Explosion of gambling opportunities, especially online, has broadened its reach to a wider population and triggered a wave of gambling disorders, says a new study.
According to Dr. David Hodgins, psychologist at the University of Calgary, gambling disorders are often found in conjunction with other mental health and substance-abuse disorders.
"Our knowledge continues to evolve in parallel with a burgeoning availability of gambling opportunities. Internet gambling, for example, is providing around-the-clock home access to several types of gambling activities to an increasing number of people around the world," said Hodgins.
Statistics show that the prevalence of gambling disorders worldwide is highly variable, ranging from 1 in 500 people in Norway to as high as 1 in 20 people in Hong Kong.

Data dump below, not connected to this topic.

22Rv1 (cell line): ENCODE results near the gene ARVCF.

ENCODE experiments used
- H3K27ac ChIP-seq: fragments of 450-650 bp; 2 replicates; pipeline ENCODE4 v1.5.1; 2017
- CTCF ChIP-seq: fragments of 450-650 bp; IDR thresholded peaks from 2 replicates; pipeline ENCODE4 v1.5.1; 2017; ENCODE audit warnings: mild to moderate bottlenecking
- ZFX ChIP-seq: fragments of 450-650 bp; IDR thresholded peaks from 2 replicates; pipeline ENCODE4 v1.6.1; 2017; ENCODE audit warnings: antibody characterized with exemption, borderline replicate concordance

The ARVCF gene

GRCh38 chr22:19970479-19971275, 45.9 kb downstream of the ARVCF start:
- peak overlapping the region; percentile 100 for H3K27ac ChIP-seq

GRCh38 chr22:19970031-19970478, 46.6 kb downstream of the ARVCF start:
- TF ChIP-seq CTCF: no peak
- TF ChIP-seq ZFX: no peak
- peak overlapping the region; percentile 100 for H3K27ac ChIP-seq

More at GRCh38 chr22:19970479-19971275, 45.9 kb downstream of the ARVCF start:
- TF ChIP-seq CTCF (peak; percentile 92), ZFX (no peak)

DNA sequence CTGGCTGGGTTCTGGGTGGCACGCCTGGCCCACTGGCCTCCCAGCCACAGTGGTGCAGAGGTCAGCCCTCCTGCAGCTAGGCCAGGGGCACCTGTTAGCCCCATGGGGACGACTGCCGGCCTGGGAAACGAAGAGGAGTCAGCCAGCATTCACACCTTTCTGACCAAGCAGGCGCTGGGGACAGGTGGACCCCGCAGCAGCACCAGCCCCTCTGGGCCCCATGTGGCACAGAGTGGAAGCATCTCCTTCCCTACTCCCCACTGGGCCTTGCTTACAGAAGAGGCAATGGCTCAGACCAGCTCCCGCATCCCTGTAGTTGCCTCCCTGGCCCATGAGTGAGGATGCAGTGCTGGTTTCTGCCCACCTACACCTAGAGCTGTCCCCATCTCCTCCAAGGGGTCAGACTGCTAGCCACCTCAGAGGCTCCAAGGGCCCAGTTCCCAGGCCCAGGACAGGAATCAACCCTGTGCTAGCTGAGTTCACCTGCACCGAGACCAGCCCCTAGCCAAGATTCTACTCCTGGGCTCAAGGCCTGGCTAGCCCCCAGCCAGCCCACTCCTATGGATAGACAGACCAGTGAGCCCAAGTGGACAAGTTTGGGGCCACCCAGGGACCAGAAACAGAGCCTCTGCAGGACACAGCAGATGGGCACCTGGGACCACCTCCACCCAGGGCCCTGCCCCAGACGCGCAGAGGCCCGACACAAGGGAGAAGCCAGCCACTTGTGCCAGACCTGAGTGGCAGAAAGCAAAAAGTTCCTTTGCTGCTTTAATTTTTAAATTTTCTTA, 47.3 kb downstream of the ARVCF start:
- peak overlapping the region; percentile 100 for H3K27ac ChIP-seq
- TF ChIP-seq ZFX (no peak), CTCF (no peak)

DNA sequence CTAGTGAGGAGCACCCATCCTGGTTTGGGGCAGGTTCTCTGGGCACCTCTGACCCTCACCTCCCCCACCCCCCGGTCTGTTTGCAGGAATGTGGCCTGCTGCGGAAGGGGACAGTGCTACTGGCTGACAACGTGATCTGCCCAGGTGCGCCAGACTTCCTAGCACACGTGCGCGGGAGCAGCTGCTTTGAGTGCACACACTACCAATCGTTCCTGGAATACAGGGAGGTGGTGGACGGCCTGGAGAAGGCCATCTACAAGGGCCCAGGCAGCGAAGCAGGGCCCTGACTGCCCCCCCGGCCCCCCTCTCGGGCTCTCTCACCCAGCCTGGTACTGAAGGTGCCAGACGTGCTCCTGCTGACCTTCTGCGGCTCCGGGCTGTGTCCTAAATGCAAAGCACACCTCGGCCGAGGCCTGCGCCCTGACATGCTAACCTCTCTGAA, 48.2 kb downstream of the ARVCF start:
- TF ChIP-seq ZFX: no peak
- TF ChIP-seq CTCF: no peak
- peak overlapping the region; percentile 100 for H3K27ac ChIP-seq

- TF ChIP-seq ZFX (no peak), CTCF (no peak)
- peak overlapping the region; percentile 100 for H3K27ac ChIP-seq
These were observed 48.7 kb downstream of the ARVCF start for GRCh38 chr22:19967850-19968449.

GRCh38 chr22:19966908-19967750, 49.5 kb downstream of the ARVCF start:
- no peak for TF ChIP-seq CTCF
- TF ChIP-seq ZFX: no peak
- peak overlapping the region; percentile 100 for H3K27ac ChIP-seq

In the USA, nearly one pc of the population is pathological gamblers with a further one-two pc categorized as problem gamblers.
Gambling problems are often accompanied by other conditions. For instance, pathological gamblers have a four-times increased risk of alcohol abuse and up to six-times higher risk of drug abuse.
They are also exposed to a four-times higher risk of having some kind of mood disorder.
The study suggests that a number of centres in the brain are implicit in gambling disorders, including learning and reward centres.
The researchers also acknowledge that environmental factors are clearly part of the risk, including accessibility to gambling, location and type of establishment.
The study appears in an online version of the medical journal, The Lancet.